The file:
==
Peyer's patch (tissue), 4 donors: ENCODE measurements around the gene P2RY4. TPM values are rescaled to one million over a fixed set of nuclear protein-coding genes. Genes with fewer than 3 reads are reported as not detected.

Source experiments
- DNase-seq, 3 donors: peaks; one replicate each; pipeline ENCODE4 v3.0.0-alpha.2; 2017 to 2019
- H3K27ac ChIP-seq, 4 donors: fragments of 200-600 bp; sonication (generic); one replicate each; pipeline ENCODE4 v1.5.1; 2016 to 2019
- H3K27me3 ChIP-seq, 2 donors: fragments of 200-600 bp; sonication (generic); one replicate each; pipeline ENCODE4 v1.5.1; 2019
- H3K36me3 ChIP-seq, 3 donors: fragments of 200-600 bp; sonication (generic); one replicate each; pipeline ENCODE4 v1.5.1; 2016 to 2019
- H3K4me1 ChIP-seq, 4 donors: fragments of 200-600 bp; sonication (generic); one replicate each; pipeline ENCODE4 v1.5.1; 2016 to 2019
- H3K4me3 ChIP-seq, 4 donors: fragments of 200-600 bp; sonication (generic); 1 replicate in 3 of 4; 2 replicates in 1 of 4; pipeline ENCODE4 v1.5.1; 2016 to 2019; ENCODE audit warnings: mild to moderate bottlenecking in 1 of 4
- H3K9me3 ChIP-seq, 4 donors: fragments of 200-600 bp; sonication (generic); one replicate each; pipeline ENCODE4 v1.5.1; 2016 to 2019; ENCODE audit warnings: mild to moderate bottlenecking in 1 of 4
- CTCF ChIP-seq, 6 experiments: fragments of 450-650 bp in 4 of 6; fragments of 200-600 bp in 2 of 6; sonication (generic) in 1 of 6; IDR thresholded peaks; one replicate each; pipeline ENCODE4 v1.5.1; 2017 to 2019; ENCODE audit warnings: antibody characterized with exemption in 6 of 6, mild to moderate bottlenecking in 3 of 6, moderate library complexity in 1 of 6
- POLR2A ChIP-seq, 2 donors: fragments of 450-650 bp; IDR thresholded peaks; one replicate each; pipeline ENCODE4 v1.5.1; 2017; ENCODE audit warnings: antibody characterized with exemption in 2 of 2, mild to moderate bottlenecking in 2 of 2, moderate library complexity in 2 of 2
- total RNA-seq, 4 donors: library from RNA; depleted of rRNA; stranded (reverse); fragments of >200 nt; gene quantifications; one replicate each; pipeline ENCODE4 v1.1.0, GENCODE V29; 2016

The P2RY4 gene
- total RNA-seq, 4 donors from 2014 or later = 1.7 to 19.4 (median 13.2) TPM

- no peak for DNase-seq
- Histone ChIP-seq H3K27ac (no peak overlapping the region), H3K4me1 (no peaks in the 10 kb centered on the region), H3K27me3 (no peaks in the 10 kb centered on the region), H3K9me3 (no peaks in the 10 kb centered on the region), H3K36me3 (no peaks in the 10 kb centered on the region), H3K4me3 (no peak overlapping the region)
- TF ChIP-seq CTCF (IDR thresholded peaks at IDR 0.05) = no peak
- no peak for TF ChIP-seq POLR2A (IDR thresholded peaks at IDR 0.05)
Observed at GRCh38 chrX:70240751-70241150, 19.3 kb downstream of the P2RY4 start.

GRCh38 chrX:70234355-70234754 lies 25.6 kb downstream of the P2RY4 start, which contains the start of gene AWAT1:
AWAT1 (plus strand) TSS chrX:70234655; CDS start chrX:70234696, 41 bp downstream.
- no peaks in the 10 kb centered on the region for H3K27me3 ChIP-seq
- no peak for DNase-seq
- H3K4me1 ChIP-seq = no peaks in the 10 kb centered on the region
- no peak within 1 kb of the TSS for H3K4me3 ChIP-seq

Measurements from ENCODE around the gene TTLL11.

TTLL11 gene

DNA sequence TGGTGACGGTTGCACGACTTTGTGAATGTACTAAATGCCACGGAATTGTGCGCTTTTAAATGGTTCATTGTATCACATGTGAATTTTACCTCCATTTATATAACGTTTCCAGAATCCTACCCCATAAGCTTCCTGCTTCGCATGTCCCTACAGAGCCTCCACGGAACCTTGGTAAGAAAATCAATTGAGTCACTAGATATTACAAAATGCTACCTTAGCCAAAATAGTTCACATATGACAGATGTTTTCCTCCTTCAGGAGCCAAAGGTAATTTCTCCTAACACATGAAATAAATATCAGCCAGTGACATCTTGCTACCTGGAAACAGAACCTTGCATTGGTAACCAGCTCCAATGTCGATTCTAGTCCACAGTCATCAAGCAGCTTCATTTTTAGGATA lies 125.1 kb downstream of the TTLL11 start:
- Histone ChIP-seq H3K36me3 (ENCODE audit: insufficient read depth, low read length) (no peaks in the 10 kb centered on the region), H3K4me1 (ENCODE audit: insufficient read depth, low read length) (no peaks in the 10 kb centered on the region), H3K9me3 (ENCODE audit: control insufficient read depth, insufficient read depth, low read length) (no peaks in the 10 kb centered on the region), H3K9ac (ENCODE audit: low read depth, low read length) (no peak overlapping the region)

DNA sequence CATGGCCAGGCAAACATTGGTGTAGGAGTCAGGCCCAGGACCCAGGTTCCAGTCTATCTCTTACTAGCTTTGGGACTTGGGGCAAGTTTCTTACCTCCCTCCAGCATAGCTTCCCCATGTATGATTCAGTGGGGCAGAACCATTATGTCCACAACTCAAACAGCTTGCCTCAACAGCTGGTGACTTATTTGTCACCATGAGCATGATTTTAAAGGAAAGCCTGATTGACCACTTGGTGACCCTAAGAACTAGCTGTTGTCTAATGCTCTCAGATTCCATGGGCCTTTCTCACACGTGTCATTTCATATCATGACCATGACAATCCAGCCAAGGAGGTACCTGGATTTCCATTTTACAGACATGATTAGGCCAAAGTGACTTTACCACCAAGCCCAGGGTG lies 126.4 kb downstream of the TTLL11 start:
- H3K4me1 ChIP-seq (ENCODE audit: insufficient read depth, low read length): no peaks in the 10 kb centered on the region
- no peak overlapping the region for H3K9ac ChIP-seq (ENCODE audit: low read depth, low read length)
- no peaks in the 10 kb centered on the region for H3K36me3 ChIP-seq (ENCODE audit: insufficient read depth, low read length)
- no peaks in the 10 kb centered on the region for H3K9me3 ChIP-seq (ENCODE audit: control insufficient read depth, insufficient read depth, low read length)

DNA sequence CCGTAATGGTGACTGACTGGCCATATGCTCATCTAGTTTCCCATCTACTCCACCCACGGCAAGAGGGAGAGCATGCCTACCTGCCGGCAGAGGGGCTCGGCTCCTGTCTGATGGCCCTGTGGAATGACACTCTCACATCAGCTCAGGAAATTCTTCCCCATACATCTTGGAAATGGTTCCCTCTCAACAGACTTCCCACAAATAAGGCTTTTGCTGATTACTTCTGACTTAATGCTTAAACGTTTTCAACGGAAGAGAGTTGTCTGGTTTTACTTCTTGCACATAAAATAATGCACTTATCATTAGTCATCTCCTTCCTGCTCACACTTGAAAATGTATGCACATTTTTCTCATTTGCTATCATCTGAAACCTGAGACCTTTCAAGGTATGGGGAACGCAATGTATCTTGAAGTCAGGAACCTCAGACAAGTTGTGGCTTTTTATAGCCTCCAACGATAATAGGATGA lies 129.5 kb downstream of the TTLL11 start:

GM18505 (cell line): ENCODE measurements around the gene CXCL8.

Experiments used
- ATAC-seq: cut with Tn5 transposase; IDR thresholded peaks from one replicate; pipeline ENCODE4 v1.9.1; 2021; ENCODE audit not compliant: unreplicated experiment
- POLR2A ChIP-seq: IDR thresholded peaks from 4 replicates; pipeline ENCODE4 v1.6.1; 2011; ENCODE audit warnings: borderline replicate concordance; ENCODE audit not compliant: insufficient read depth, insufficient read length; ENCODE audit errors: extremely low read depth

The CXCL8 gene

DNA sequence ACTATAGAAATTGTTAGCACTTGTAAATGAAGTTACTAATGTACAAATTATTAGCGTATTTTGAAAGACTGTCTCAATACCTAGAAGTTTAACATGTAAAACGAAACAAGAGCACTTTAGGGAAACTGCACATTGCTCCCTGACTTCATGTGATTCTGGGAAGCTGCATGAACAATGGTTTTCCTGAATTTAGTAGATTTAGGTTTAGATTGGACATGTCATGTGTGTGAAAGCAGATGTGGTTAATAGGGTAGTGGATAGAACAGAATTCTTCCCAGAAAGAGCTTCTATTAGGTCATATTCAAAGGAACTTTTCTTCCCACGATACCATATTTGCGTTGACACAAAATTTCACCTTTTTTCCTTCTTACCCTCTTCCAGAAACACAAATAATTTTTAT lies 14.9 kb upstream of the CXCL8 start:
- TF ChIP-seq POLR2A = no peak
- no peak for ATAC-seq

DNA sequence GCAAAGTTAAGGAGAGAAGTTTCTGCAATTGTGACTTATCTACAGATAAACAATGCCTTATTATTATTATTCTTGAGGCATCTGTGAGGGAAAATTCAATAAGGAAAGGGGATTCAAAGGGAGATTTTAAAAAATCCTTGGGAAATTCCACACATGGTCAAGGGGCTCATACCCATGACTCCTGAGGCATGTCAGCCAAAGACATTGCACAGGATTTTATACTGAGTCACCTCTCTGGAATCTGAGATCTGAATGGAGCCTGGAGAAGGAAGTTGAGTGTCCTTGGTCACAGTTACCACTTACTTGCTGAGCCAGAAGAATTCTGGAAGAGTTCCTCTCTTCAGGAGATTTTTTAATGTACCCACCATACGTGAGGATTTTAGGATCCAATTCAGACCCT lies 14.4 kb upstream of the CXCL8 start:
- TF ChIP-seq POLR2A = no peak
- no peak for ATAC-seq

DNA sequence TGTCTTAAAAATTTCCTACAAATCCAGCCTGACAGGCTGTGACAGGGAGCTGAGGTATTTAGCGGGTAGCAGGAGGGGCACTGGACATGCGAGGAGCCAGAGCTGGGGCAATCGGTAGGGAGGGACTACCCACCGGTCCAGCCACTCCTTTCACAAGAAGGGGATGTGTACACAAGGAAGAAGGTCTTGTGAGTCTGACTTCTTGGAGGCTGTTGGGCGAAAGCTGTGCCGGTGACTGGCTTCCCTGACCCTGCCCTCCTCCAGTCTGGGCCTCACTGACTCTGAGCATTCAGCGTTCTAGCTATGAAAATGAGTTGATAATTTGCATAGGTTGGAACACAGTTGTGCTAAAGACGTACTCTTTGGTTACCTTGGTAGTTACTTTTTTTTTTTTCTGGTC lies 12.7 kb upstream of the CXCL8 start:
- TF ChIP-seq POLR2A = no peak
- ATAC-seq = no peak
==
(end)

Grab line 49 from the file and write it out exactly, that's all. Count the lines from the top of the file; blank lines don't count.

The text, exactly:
- ATAC-seq = no peak